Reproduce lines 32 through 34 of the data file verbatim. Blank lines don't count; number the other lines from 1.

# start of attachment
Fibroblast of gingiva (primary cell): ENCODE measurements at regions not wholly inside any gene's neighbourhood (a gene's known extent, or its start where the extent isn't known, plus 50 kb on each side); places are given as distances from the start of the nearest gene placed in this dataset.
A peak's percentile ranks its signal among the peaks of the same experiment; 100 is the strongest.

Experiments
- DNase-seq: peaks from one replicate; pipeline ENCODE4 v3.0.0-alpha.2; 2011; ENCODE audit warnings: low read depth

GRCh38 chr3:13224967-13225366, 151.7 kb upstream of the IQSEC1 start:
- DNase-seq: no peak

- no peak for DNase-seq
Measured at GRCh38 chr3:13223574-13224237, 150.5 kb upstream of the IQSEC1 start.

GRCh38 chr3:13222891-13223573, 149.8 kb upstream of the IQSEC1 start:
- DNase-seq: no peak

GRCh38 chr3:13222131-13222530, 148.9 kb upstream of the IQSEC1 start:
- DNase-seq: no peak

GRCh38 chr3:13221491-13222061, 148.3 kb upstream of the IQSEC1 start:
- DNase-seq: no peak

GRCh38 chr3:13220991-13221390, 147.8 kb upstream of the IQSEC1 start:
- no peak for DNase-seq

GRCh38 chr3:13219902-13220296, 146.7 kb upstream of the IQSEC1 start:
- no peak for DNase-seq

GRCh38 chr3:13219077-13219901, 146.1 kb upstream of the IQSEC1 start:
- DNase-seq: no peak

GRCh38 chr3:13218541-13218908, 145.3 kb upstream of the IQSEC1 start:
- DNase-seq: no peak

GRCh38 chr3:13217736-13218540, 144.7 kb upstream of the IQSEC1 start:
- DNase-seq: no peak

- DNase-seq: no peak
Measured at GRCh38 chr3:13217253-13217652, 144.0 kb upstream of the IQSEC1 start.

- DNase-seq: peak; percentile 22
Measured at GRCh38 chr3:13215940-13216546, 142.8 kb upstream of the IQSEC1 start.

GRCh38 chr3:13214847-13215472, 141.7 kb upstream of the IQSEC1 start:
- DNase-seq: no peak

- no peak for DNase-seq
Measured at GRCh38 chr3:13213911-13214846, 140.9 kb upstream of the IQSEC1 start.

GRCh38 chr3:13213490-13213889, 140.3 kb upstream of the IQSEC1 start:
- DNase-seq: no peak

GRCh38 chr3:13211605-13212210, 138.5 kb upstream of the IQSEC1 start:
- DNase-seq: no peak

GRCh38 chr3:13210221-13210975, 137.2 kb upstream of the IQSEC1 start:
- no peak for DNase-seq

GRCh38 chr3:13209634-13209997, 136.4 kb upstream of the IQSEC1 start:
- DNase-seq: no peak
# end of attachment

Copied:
Measured at GRCh38 chr3:13213911-13214846, 140.9 kb upstream of the IQSEC1 start.

GRCh38 chr3:13213490-13213889, 140.3 kb upstream of the IQSEC1 start:
- DNase-seq: no peak